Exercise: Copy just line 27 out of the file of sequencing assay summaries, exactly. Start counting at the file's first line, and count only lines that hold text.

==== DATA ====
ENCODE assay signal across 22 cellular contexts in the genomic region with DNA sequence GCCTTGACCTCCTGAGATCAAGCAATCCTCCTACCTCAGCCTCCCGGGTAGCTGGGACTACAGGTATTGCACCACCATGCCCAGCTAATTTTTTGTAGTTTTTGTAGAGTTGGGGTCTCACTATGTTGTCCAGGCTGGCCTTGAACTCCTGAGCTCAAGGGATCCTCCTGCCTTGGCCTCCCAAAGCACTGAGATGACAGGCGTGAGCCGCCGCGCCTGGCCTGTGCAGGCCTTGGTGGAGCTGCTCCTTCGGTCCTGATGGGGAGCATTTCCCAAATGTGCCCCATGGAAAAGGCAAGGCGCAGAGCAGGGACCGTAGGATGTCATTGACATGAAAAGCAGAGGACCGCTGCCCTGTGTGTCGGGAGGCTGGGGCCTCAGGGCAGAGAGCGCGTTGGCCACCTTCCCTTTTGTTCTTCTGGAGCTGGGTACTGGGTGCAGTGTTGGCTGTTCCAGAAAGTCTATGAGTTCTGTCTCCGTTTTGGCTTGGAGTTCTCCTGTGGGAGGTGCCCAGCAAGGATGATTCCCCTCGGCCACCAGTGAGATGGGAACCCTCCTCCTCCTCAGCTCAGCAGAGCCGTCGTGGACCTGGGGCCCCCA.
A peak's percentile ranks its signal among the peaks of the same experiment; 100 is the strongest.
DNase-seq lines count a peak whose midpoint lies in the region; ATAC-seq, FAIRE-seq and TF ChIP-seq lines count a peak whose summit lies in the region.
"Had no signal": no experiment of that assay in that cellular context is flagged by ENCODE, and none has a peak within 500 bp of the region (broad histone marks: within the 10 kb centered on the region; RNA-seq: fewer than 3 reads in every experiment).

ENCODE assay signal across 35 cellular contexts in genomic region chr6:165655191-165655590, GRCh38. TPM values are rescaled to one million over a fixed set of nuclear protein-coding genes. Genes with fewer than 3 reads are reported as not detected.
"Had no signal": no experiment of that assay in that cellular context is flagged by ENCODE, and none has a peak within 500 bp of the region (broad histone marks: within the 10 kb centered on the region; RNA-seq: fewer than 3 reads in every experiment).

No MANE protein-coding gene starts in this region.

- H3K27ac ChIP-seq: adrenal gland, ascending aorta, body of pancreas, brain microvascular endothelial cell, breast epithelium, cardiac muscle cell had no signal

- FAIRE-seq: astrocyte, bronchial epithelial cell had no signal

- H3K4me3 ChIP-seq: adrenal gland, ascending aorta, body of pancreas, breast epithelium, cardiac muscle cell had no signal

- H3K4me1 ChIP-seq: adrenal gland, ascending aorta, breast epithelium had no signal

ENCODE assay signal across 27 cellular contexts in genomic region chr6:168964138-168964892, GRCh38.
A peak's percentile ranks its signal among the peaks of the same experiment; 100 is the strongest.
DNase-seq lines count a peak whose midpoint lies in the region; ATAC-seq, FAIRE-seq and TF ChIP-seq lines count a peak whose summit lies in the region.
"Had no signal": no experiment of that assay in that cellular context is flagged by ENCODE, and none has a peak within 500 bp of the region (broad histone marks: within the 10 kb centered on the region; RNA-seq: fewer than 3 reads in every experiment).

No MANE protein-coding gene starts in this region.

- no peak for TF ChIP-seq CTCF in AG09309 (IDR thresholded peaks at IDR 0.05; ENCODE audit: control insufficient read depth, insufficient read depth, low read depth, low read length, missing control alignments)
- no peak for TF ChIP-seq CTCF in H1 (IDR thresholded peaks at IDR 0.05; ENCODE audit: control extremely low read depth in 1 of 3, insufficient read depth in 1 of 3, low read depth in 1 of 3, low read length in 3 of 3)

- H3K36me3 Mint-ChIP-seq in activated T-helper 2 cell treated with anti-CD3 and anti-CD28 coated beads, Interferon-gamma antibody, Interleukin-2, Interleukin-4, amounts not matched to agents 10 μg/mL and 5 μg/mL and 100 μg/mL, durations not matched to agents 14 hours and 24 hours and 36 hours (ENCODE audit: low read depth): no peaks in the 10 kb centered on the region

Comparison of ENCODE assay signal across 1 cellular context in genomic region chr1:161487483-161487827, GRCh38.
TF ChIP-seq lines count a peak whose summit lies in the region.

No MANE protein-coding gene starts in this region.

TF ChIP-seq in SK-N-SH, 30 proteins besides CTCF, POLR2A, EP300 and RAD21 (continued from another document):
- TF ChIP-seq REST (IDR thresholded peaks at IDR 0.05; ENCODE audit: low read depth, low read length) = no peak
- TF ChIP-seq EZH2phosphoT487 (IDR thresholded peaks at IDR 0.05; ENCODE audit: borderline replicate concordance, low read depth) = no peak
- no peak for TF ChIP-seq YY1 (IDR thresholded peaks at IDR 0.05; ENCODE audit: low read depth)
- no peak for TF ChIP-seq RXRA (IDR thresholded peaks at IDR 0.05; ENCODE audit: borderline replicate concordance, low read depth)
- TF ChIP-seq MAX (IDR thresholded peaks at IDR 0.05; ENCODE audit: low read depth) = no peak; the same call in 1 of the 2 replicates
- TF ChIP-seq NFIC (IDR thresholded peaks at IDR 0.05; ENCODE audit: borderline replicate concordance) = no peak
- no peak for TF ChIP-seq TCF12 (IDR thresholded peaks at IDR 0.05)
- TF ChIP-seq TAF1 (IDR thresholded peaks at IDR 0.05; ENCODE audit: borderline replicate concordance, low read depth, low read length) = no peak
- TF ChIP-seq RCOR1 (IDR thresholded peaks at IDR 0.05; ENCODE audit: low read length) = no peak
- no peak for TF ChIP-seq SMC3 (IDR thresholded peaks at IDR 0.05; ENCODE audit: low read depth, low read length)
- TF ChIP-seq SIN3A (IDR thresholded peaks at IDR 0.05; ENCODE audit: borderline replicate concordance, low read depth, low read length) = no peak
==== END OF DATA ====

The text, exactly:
- no peak for TF ChIP-seq RXRA (IDR thresholded peaks at IDR 0.05; ENCODE audit: borderline replicate concordance, low read depth)